Looking over photos of the catwalk of the century that was the Royal Wedding, the flair of Irish design almost steals the show, from Treacy’s daring millinery to Costello’s feminine tailoring. As guest blogger Caroline Ferry discovers, the Royal Family and Irish style have been close-knit for quite a while…
When the most sought-after wedding invitation of the decade slipped through the chosen few’s letterboxes, there was only one milliner guests could turn to for the de rigour hat. No less than 36 specially commissioned designs by Philip Treacy had flashbulbs popping in Westminster Abbey, that fateful morning of April 29th. The British aristocracy and celebrities sporting his creations included the Duchess of Cornwall, Princess Michael of Kent, Princess Beatrice (yes, that hat) and Princess Eugenie of York, the daughter of Princess Anne, Zara Phillips, and celebrity style icon Victoria Beckham. Undoutedly the Royal’s favourite mad hatter, Galway-born Philip Treacy also famously designed the hat that the Duchess of Devonshire Camilla Parker Bowles wore for her wedding to Prince Charles in 2005.
Treacy’s connections with the British Royal family are not unique – the Royals have championed Ireland’s designs and fabrics for centuries. Queen Victoria was the proud wearer of one of Ireland’s Claddagh rings back in the 19th Century. Thomas Dillons of Galway made her gold Claddagh ring, and their cosy jewelers-cum-museum in Galway is described as “the smallest museum in Europe with the biggest gift shop.” Ireland’s oldest jewellers having been in business since 1750, also provided handmade Claddagh rings for King Edward and King George V.
The Irish style connections continue… When the late Princess of Wales, Diana Spencer married Prince Charles in July 1981, she chose David and Elizabeth Emanuel to design the iconic gown, with a 25ft train, reams of silk, sequins and most notably, antique Carrickmacross lace. Since its humble beginnings in County Monaghan in the early 1820s, Carrickmacross lace has garnered a clientele including international designers and Queen Victoria. The most recent Royal Wedding dress worn by Kate Middleton, by Sara Burton for Alexander McQueen, was hand-stitched using the same Carrickmacross lace-making technique for the delicate lace applique flowers on the train and bodice.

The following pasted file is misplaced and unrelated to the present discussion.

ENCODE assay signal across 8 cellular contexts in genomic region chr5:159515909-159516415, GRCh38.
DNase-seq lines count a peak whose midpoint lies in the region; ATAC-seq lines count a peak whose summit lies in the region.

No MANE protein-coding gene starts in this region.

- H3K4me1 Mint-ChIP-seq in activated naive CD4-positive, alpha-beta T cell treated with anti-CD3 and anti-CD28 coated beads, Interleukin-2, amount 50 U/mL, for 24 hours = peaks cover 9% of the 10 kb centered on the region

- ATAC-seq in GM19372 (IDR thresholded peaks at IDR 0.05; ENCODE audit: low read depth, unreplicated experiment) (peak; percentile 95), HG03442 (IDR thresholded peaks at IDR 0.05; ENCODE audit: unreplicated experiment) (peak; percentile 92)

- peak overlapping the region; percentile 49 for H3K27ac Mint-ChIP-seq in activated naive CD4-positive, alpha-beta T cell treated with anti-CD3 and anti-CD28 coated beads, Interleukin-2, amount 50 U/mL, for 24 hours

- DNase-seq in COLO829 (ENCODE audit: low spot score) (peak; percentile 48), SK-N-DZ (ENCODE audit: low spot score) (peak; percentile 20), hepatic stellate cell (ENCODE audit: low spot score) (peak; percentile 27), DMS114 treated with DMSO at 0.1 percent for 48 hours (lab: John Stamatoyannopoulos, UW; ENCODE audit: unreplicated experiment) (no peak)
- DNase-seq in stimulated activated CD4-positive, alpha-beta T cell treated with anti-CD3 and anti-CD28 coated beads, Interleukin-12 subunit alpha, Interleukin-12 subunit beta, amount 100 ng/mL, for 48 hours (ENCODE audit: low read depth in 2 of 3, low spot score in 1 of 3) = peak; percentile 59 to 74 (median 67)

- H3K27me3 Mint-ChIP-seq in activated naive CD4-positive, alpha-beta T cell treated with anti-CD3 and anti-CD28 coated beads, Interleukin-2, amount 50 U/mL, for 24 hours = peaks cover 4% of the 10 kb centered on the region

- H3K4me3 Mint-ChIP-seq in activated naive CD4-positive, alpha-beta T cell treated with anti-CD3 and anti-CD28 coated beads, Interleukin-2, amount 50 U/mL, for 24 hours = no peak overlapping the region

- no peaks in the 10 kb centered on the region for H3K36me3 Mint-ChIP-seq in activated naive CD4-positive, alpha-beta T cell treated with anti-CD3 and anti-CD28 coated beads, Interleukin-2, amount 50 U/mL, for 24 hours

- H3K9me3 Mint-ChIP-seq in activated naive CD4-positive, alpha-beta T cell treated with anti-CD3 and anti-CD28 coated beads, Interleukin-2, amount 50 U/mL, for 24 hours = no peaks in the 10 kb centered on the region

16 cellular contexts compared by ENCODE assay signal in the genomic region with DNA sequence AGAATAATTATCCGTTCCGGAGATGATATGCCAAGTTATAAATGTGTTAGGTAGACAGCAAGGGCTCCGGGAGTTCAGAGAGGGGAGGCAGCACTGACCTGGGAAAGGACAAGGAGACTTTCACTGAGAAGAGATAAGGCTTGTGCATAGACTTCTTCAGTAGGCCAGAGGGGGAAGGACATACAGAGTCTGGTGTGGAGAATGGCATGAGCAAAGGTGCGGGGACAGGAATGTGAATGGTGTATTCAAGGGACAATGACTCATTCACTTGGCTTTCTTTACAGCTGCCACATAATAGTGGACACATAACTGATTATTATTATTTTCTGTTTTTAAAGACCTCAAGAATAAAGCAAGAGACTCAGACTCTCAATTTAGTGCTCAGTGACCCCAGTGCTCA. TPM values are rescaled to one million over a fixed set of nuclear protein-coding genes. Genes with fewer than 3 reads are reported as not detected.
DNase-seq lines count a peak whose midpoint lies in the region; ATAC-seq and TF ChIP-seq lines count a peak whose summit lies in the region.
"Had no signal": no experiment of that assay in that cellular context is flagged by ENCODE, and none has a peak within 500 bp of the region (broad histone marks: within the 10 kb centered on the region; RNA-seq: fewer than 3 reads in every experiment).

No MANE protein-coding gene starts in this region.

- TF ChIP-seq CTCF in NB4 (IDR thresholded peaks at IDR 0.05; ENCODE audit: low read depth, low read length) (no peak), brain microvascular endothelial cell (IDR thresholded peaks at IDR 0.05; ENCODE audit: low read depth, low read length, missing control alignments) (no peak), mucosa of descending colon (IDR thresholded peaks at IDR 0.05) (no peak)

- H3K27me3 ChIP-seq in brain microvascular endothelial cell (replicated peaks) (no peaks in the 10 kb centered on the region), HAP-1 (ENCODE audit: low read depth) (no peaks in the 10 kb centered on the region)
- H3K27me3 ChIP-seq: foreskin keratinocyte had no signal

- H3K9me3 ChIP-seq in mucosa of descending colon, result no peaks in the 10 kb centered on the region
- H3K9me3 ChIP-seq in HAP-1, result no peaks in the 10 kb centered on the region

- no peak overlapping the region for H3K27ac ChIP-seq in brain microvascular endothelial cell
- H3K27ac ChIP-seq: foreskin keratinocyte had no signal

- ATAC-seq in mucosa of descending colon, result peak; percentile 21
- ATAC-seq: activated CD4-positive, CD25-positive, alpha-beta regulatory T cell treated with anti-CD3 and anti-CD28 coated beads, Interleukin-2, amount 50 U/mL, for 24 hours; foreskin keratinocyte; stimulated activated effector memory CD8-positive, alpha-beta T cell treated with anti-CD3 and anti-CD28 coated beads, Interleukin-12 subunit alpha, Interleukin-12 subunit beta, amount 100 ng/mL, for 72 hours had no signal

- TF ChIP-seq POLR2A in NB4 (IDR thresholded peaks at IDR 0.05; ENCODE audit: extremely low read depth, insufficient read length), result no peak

Even today, the world continues to have interest in the late Princess Diana’s remarkable style. So drumroll please, for the Newbridge Silverware Museum of Style Icons, who alongside iconic fashion pieces worn by Audrey Hepburn, Grace Kelly and Marilyn Monroe, will exhibit some of Diana’s. From June 12 some of the most memorable pieces from Diana’s wardrobe, including the chiffon blouse worn for her engagement portrait, the final wedding dress toile, the Royal Wedding Veils, and the ‘Revenge’ dress, will be on show at the museum, that’s always free to visit.
Princess Diana’s sister in law, Prince Andrew’s ex-wife Sarah Ferguson was among the high profile clients of fashion and crystal designer Louise Kennedy. John Rocha, meanwhile, is probably Ireland’s most famous fashion designer. As well as great commercial success, he also received a ‘Commander of the British Empire’ (CBE) award from The Queen for his contribution to fashion.
Another top Irish designer on the British Royal family’s speed-dial is Dublin-born Paul Costelloe. As well as dressing Princess Diana for years, one of his designs was flaunted at the recent Royal Wedding by Princess Anne’s daughter Zara in a specially commissioned grey wool and silk coat for morning, and a navy satin silk dress for the evening.
Royal Weddings, princess dresses – it’s all in a day’s work for the talented leaders of Irish fashion.
Don’t let the royal connections have you thinking Irish design is just fit for aristocracy though. You can pick up your own silver Claddagh ring for less than €40, a gift piece of Carrickmacross lace for half that, and you can step into the vivid imagination of Phillip Treacy with a stay in his Alice-in-Wonderland style G Hotel in Galway.
But true Irish style? You don’t need a royal to tell you that’s priceless.
Discover more about Irish fashion by letting Cork locals tell you why it’s such a stylish city.
Urge to indulge a princess fantasy? Check out our many, many castles.